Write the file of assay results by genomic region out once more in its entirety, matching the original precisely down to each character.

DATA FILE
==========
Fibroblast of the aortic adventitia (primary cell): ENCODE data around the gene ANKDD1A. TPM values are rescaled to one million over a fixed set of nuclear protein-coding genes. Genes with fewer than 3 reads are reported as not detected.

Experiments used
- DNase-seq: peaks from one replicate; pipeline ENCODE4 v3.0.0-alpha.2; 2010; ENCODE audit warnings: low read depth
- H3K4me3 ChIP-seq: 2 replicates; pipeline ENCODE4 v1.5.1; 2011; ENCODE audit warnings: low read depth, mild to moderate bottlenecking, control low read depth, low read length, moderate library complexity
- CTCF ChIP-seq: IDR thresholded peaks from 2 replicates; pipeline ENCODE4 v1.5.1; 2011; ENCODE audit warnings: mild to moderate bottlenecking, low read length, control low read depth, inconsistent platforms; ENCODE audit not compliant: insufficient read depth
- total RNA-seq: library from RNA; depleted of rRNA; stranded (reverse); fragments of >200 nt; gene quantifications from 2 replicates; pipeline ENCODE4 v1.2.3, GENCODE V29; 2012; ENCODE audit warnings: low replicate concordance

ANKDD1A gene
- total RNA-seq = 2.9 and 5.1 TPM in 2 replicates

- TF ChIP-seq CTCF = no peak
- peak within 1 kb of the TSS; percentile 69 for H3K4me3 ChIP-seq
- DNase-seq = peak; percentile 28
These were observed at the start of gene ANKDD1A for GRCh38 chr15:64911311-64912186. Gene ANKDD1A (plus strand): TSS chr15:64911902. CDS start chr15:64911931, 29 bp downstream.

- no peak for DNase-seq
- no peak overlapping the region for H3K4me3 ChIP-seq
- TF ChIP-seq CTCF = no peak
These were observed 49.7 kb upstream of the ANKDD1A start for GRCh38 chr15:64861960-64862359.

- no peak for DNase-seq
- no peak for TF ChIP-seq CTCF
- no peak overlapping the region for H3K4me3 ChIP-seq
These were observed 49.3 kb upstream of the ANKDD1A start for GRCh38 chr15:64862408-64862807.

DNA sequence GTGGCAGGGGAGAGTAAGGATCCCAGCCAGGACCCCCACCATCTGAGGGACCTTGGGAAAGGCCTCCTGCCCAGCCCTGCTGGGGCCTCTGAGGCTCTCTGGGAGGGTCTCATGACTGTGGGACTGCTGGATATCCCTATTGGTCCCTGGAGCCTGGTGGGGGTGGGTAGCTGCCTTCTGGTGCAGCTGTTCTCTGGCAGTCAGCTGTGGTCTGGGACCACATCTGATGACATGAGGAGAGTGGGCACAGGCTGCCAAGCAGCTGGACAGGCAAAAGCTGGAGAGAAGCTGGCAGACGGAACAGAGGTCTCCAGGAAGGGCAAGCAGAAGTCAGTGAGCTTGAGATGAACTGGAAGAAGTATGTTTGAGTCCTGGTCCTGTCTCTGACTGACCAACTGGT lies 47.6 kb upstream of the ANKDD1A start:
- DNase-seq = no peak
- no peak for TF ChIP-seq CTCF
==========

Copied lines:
Fibroblast of the aortic adventitia (primary cell): ENCODE data around the gene ANKDD1A. TPM values are rescaled to one million over a fixed set of nuclear protein-coding genes. Genes with fewer than 3 reads are reported as not detected.

Experiments used
- DNase-seq: peaks from one replicate; pipeline ENCODE4 v3.0.0-alpha.2; 2010; ENCODE audit warnings: low read depth
- H3K4me3 ChIP-seq: 2 replicates; pipeline ENCODE4 v1.5.1; 2011; ENCODE audit warnings: low read depth, mild to moderate bottlenecking, control low read depth, low read length, moderate library complexity
- CTCF ChIP-seq: IDR thresholded peaks from 2 replicates; pipeline ENCODE4 v1.5.1; 2011; ENCODE audit warnings: mild to moderate bottlenecking, low read length, control low read depth, inconsistent platforms; ENCODE audit not compliant: insufficient read depth
- total RNA-seq: library from RNA; depleted of rRNA; stranded (reverse); fragments of >200 nt; gene quantifications from 2 replicates; pipeline ENCODE4 v1.2.3, GENCODE V29; 2012; ENCODE audit warnings: low replicate concordance

ANKDD1A gene
- total RNA-seq = 2.9 and 5.1 TPM in 2 replicates

- TF ChIP-seq CTCF = no peak
- peak within 1 kb of the TSS; percentile 69 for H3K4me3 ChIP-seq
- DNase-seq = peak; percentile 28
These were observed at the start of gene ANKDD1A for GRCh38 chr15:64911311-64912186. Gene ANKDD1A (plus strand): TSS chr15:64911902. CDS start chr15:64911931, 29 bp downstream.

- no peak for DNase-seq
- no peak overlapping the region for H3K4me3 ChIP-seq
- TF ChIP-seq CTCF = no peak
These were observed 49.7 kb upstream of the ANKDD1A start for GRCh38 chr15:64861960-64862359.

- no peak for DNase-seq
- no peak for TF ChIP-seq CTCF
- no peak overlapping the region for H3K4me3 ChIP-seq
These were observed 49.3 kb upstream of the ANKDD1A start for GRCh38 chr15:64862408-64862807.

DNA sequence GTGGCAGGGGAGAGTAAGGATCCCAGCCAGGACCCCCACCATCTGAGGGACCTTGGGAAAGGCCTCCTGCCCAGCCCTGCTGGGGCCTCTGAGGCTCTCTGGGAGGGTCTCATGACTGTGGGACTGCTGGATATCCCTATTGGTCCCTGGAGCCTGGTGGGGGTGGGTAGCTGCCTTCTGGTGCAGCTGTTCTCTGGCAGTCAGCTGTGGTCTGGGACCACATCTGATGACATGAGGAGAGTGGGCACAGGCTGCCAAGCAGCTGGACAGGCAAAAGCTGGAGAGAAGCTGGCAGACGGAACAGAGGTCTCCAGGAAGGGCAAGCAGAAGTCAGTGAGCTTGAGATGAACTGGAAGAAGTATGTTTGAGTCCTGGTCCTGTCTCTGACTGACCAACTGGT lies 47.6 kb upstream of the ANKDD1A start:
- DNase-seq = no peak
- no peak for TF ChIP-seq CTCF